Iñigo Manglano-Ovalle is an artist using photography, video, sound, and sculpture to create works that illuminate our notions of personal identity and community. Manglano-Ovalle’s art has focused on universal issues of identity, class, and the role of the individual in a multiethnic, technologically changing society. In The Garden of Earthly Delights, a series of triptychs composed of digitized images of DNA samples, he reveals striking similarities and differences among the biological blueprints of acquaintances and family members. In other installations, Manglano-Ovalle incorporates the architecture of Mies van der Rohe as a visual metaphor for modernity, privilege, and authority. Le Baiser (The Kiss) speaks to issues of isolation and attachment imposed equally by contemporary architecture and the barriers of social class.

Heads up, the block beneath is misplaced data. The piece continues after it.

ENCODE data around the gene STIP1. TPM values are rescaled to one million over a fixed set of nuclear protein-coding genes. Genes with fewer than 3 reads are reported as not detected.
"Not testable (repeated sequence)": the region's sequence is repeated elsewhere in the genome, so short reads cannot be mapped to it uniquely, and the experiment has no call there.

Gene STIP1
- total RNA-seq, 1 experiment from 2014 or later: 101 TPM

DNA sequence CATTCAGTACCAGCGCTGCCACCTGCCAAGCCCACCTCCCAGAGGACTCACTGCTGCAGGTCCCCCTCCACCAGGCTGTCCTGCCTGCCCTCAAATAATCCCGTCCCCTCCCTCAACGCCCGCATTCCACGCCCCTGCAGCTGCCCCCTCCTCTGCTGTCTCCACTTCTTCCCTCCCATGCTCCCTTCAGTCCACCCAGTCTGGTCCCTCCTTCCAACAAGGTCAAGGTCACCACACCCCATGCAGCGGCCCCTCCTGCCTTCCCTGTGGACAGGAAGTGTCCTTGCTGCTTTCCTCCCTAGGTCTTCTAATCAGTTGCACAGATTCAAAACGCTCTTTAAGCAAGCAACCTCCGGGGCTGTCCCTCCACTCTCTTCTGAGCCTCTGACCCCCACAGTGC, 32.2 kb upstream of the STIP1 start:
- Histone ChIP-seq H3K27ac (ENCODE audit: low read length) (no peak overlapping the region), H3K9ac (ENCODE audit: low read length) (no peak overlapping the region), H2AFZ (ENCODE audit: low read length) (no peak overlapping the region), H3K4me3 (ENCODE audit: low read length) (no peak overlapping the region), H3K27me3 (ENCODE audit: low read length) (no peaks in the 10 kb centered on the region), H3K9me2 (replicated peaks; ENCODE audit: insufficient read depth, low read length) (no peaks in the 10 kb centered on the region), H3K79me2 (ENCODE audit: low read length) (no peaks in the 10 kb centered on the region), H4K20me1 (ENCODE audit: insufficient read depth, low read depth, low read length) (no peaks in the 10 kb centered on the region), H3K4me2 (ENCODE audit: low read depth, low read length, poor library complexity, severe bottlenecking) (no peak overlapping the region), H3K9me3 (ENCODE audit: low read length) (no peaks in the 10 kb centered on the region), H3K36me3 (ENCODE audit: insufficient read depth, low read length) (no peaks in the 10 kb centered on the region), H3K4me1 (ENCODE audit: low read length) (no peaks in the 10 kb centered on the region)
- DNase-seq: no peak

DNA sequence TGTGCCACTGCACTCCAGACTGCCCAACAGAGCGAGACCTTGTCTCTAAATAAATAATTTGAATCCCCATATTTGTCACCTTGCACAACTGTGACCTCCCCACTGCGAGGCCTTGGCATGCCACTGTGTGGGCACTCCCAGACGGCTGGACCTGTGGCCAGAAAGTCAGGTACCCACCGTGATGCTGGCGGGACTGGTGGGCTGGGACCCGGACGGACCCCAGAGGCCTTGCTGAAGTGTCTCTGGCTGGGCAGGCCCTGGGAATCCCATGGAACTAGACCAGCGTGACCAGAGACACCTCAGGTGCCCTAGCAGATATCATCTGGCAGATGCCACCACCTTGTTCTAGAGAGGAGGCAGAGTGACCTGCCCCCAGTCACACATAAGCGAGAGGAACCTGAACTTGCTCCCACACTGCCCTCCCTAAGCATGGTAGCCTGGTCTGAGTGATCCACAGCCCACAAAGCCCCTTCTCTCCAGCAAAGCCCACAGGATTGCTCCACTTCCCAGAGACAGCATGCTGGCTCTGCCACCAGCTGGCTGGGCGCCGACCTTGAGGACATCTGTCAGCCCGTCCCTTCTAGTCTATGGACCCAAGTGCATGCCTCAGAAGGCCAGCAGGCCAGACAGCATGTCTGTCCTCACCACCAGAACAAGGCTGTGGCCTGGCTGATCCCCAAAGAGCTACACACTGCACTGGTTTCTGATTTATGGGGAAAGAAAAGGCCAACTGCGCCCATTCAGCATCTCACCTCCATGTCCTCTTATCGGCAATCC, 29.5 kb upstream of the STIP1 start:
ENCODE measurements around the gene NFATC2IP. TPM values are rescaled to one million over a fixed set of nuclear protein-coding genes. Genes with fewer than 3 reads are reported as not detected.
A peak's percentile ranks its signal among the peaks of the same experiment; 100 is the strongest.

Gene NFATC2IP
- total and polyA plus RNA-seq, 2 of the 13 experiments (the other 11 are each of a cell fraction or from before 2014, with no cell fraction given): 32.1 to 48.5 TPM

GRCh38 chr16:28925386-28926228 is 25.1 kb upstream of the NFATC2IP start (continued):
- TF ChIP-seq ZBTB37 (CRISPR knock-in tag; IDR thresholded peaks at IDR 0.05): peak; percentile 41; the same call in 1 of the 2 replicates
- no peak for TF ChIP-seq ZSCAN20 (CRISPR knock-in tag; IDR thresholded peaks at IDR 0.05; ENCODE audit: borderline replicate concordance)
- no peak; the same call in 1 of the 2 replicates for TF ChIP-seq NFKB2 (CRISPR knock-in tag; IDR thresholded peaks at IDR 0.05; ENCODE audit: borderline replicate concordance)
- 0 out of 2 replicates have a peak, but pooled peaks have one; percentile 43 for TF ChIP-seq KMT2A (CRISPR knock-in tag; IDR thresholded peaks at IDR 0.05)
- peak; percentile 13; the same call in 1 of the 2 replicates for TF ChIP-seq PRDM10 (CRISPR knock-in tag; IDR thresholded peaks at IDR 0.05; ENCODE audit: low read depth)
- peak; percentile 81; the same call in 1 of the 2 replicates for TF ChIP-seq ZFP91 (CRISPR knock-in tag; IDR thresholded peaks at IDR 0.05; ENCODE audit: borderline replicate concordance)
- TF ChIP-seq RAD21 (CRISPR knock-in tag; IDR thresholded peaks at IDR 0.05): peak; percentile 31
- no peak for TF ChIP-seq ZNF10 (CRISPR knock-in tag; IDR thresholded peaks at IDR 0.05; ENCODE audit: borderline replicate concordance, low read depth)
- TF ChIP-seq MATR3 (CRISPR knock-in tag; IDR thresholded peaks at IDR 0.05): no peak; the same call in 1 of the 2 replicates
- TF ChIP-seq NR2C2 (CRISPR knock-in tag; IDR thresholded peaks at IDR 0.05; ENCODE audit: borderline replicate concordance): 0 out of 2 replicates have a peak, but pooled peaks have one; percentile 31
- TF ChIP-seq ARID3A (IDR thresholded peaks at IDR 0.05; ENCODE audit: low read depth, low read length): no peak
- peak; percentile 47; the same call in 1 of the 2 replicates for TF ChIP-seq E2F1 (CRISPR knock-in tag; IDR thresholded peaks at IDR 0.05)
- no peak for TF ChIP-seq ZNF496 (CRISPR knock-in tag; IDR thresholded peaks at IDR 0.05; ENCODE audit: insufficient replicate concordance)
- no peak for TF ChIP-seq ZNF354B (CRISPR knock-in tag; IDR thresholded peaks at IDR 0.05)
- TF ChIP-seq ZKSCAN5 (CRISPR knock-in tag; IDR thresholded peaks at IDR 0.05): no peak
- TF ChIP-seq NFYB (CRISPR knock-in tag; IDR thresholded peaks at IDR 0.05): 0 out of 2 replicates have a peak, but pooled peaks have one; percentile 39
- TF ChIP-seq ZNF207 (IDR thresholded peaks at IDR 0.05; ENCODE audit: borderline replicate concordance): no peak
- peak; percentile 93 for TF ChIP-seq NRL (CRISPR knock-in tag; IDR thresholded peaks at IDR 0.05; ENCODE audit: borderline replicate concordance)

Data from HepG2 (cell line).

Iñigo Manglano-Ovalle received a B.A. (1983) from Williams College and an M.F.A. (1989) from the School of the Art Institute of Chicago. He is an associate professor at the School of Art and Design in the College of Architecture and the Arts at the University of Illinois, Chicago. His solo exhibitions include Woofer (1997), The Garden of Earthly Delights (1998), Sonambulo II (Blue) (1999), and Climate (2000). He has also participated in numerous group exhibitions, including the Transmute (1999) and the Whitney Biennial (2000).
Last updated January 1, 2005.